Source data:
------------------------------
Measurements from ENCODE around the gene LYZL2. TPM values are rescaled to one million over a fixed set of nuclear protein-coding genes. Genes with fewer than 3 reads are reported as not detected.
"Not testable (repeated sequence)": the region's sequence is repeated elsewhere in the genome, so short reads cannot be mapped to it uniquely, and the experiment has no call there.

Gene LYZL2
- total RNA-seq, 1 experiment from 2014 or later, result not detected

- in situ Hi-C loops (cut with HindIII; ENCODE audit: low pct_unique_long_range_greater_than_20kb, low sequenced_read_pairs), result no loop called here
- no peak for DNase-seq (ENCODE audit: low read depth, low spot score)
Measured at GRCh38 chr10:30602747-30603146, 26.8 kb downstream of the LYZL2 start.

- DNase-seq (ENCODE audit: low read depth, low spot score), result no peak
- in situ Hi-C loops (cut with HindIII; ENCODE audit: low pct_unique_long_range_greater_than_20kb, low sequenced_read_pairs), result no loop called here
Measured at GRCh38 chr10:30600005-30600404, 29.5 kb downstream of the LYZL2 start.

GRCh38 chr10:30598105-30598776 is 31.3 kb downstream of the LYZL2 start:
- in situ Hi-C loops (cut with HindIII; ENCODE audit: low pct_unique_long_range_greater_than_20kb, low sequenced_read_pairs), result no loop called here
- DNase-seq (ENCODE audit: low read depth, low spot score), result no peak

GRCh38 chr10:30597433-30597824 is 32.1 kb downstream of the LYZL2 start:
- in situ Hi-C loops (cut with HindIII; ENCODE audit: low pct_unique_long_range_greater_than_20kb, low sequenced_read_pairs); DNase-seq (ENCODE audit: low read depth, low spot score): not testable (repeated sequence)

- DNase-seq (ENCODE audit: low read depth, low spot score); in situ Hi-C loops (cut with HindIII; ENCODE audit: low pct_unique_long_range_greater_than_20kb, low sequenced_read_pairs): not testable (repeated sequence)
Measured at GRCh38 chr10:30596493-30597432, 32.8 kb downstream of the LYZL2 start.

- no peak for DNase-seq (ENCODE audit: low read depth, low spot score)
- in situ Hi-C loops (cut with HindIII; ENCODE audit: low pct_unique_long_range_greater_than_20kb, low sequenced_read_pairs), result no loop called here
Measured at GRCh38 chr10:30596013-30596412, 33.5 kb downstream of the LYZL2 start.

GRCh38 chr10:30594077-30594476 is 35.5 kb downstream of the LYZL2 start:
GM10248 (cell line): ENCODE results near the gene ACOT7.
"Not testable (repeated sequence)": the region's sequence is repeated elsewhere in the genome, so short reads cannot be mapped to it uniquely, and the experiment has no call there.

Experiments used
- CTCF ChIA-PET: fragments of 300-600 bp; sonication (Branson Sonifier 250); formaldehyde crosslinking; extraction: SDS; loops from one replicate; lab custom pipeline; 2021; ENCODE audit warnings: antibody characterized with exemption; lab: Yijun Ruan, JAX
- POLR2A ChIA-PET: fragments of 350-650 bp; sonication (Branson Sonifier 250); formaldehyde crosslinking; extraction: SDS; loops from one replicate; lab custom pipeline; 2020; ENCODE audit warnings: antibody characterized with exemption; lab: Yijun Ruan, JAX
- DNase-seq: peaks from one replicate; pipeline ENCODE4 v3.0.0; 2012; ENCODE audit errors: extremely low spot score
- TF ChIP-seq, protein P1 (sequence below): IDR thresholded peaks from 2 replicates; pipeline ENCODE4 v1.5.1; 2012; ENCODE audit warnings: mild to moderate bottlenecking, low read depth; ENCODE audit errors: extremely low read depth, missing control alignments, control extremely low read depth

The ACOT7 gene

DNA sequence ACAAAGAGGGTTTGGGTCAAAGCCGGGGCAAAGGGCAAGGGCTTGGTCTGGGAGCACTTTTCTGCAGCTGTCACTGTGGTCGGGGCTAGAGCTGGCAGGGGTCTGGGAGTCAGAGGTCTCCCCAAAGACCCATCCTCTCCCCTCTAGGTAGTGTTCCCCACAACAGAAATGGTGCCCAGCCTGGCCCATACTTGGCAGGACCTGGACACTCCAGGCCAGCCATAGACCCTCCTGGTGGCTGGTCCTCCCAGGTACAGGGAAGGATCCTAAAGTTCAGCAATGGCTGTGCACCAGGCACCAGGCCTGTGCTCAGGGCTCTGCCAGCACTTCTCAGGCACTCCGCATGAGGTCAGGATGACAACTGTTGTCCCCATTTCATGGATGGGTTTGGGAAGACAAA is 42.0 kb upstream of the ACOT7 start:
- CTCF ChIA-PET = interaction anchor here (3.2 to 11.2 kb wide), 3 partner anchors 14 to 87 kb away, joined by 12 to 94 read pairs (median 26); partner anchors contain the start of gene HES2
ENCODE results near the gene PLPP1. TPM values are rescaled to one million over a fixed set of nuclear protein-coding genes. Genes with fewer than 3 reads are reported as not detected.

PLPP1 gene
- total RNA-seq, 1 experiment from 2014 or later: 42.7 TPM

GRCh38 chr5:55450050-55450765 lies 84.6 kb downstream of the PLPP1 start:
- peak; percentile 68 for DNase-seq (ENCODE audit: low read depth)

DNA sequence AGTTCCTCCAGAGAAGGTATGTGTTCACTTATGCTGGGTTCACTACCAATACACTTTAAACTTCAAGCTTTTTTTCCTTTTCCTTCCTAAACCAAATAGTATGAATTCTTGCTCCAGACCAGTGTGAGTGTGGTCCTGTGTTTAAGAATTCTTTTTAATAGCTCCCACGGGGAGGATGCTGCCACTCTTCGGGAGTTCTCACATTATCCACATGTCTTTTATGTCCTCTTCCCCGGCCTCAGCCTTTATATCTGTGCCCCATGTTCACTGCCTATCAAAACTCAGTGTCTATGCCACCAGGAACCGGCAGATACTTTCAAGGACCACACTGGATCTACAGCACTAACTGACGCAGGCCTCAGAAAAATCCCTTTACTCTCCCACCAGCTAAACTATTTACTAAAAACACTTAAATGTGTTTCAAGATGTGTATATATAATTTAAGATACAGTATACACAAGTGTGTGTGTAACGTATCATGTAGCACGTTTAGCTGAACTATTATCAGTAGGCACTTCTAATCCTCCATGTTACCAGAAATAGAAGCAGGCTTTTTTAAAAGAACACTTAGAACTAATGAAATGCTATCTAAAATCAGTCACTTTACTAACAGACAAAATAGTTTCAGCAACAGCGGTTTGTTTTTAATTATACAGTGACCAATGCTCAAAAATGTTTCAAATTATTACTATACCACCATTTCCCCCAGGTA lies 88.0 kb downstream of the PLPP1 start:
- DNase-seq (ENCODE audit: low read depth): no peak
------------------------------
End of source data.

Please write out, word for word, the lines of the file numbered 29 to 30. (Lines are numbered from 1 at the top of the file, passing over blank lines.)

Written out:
The ACOT7 gene

DNA sequence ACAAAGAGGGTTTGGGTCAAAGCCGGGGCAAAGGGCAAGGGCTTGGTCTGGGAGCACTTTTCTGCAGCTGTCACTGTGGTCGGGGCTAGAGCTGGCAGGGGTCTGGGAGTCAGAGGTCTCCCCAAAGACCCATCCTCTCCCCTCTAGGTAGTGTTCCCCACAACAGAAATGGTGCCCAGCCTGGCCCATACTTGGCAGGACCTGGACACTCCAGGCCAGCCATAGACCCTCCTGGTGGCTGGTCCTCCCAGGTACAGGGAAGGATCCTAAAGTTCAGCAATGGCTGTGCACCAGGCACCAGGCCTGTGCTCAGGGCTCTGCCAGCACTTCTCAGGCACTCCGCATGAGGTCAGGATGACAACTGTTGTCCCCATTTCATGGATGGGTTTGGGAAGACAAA is 42.0 kb upstream of the ACOT7 start: